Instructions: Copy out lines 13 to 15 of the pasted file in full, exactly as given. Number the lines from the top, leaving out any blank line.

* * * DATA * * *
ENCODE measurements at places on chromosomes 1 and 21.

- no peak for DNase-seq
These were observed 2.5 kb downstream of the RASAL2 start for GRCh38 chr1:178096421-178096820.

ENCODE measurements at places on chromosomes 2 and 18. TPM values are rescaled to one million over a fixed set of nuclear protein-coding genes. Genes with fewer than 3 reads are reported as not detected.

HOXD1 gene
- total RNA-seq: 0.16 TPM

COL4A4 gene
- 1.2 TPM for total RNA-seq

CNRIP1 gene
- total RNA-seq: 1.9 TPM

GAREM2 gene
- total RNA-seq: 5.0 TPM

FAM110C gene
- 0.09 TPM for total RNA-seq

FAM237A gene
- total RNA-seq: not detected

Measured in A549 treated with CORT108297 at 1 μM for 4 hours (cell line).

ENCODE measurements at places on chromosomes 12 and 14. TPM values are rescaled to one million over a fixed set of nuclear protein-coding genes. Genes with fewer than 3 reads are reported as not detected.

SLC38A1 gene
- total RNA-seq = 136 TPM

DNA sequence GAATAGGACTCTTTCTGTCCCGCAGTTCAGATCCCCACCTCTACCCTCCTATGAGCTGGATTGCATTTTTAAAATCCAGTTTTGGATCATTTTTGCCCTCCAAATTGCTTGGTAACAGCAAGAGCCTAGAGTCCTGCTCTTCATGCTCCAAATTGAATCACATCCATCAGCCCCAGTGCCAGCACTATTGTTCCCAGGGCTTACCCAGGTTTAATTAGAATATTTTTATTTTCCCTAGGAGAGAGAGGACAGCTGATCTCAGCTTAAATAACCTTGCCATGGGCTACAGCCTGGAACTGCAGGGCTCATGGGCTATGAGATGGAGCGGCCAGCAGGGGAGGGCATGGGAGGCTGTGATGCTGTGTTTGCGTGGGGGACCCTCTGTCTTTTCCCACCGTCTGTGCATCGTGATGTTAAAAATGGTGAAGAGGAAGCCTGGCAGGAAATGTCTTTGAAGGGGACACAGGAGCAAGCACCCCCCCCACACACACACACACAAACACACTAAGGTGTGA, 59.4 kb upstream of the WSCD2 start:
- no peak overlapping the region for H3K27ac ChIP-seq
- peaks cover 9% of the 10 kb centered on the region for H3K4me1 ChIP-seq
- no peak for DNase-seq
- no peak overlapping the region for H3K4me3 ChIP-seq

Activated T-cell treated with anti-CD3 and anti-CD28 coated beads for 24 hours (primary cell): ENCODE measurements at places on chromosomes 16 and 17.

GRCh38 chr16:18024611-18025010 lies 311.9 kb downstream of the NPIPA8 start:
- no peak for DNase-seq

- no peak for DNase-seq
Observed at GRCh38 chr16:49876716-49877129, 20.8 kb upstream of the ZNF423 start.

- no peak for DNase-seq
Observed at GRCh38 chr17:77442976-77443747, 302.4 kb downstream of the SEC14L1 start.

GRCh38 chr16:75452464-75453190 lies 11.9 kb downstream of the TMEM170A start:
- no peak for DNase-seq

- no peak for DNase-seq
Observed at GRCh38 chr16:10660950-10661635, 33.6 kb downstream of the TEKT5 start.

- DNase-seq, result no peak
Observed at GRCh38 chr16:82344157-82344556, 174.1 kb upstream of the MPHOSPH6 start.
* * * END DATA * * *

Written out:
FAM110C gene
- 0.09 TPM for total RNA-seq

FAM237A gene